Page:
Jury returns verdict in Taylor Swift groping sexual assault trial

'My hope is to help those whose voices should also be heard'

Taylor Swift has won after a jury ruled in her favour in a case against a DJ accused of sexually assaulting her.

David Mueller, formerly a DJ at Denver radio station KYGO, is accused of groping the singer during a meet-and-greet in 2013. He claimed what he calls “false accusations” resulted in him being fired from his position, and sued Swift, her mother Andrea and her radio representative Frank Bell for $3 million (£2.3m). Swift then countersued Mueller.

While Friday saw the judge throw out the DJ’s lawsuit, yesterday the week-long trial came to an end. The jury were unanimous in finding Mueller guilty of assault and battery. Swift left with the $1 she requested in punitive damages, but vowed to donate money to charities who help other victims of sexual assault.


“I want to thank Judge William J. Martinez and the jury for their careful consideration,” she said in a statement. “My attorneys Doug Baldridge, Danielle Foley, Jay Schaudies and Katie Wright for fighting for me and anyone who feels silenced by a sexual assault, and especially anyone who offered their support throughout this four-year ordeal and two-year long trial process.”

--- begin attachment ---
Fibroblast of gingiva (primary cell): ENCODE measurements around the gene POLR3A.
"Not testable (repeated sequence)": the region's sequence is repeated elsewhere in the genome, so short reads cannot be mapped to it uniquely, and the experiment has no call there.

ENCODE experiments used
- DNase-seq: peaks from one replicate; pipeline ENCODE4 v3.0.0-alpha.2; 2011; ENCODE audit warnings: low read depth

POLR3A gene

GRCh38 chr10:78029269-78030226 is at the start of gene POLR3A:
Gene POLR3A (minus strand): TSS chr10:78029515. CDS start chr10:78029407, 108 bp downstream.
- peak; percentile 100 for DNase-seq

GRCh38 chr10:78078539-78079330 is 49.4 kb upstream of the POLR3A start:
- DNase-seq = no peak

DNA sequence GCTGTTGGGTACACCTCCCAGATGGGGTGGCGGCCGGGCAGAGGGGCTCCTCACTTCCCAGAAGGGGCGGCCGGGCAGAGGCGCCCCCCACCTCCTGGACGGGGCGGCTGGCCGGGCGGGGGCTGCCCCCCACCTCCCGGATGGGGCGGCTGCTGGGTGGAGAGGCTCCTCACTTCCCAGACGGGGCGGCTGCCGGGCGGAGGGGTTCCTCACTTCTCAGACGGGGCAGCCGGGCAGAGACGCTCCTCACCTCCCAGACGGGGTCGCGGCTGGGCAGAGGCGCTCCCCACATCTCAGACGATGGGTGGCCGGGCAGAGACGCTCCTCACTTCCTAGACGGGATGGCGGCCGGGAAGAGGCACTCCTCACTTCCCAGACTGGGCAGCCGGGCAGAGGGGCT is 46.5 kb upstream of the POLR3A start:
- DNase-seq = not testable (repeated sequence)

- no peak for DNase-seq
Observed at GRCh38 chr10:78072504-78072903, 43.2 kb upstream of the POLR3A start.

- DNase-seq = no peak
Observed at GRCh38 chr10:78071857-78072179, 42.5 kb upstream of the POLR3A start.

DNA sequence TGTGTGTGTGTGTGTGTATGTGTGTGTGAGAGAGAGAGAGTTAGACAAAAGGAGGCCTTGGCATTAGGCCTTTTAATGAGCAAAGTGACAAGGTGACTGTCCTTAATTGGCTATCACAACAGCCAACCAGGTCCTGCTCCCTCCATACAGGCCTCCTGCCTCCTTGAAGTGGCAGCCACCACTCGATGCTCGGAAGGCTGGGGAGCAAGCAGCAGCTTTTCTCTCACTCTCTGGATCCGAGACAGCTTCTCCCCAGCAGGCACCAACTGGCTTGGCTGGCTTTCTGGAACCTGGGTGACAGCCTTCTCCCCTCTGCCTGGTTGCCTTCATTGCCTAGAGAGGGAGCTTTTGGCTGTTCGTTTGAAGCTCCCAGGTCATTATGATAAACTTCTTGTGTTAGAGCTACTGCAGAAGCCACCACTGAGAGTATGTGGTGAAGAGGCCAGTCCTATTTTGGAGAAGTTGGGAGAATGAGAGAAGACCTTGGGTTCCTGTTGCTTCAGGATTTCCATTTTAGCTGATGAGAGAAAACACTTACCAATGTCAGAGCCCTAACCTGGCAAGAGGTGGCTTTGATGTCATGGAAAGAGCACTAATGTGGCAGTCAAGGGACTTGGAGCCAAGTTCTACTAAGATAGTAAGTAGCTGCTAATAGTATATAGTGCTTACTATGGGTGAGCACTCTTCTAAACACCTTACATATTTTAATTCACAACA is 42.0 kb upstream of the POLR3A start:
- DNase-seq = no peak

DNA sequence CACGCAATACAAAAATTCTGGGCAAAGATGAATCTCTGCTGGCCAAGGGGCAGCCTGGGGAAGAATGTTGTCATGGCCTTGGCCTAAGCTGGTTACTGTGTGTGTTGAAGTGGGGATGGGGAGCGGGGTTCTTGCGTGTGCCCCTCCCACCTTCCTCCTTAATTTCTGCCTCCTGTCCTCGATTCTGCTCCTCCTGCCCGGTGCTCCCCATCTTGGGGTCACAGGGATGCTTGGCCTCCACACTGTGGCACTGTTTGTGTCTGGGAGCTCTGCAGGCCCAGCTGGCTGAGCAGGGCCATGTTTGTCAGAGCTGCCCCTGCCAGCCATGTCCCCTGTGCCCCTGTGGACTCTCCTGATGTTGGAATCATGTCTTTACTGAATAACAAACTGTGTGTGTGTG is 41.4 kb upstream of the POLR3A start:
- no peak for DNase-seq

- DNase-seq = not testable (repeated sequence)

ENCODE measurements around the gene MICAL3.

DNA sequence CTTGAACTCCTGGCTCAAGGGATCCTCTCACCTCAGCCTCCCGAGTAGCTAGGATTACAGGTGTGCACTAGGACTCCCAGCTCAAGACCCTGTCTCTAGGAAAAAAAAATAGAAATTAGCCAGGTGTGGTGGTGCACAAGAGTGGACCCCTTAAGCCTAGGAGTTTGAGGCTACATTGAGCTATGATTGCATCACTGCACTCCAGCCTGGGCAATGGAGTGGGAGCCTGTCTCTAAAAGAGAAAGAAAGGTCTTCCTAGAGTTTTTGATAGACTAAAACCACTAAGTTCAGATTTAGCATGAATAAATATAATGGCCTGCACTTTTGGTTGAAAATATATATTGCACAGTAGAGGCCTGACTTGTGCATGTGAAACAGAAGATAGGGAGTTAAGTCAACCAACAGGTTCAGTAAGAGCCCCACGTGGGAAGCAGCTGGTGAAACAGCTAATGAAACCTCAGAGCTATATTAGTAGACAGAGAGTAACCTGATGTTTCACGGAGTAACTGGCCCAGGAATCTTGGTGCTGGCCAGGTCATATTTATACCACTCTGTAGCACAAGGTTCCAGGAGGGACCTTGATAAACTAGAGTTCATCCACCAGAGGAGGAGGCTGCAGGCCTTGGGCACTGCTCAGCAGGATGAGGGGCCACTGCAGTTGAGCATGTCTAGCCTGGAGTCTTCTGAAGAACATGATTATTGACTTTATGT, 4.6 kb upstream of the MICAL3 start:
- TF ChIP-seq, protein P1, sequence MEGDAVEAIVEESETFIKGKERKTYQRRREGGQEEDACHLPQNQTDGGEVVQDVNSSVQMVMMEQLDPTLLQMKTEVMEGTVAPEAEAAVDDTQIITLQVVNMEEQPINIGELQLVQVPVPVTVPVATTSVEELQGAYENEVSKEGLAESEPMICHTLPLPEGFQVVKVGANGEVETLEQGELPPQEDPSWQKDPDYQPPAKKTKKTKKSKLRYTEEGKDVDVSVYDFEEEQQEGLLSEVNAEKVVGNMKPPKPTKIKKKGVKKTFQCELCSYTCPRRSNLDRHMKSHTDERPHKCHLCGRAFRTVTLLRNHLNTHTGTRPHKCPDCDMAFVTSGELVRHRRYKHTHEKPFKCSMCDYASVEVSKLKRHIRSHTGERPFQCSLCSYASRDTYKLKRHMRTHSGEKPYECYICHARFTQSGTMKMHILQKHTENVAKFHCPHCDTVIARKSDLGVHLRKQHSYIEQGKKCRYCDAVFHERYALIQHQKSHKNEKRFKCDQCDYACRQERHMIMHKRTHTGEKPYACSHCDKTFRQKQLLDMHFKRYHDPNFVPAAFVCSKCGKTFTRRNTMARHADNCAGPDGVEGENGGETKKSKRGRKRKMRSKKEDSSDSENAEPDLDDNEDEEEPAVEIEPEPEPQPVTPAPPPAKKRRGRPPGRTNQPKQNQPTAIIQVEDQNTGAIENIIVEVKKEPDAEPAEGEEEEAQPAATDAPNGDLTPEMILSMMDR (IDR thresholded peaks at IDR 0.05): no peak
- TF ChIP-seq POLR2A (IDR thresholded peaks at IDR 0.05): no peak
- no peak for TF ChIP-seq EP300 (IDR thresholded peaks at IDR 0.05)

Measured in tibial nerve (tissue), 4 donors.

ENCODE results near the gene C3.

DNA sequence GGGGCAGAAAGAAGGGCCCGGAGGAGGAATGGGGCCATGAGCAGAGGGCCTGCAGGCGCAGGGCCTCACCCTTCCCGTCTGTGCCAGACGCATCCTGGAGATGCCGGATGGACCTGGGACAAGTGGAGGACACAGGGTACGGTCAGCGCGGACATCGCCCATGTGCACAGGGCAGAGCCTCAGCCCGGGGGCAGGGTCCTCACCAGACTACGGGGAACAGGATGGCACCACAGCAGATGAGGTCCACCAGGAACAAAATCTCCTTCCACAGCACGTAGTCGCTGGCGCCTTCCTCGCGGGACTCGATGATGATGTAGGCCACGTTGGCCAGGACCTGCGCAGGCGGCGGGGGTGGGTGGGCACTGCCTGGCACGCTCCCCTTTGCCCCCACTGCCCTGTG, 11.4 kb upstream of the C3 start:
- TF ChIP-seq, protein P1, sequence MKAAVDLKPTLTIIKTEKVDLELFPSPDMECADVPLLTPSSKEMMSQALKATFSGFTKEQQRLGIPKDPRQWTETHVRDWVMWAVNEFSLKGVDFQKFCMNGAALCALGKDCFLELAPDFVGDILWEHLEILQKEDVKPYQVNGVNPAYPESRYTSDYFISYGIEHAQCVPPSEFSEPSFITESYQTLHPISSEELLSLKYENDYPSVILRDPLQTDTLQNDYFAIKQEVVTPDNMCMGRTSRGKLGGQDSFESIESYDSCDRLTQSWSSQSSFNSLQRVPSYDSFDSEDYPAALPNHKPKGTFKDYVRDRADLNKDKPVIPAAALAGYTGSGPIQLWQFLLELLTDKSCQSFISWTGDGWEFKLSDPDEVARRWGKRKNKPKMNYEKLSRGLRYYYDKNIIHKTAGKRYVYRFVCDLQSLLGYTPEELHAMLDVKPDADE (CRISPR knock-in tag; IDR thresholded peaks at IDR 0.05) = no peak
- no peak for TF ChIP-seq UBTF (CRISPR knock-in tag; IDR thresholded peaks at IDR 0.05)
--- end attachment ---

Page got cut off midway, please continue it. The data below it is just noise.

Swift added: “I acknowledge the privilege that I benefit from in life, in society and in my ability to shoulder the enormous cost of defending myself in a trial like this. My hope is to help those whose voices should also be heard. Therefore, I will be making donations in the near future to multiple organizations that help sexual assault victims defend themselves.”

Testifying at the trial last week, Swift said: “He stayed attached to my bare ass-cheek as I lurched away from him. It was a definite grab. A very long grab.”

Speaking after the verdict, Mueller said “I’ve been trying to clear my name for four years. Civil court is the only option I had. This is the only way that I could be heard.”


According to The Guardian, the $1 awarded to Swift was described by her lawyers as “symbolic of the value of which is immeasurable to all women in this situation”.

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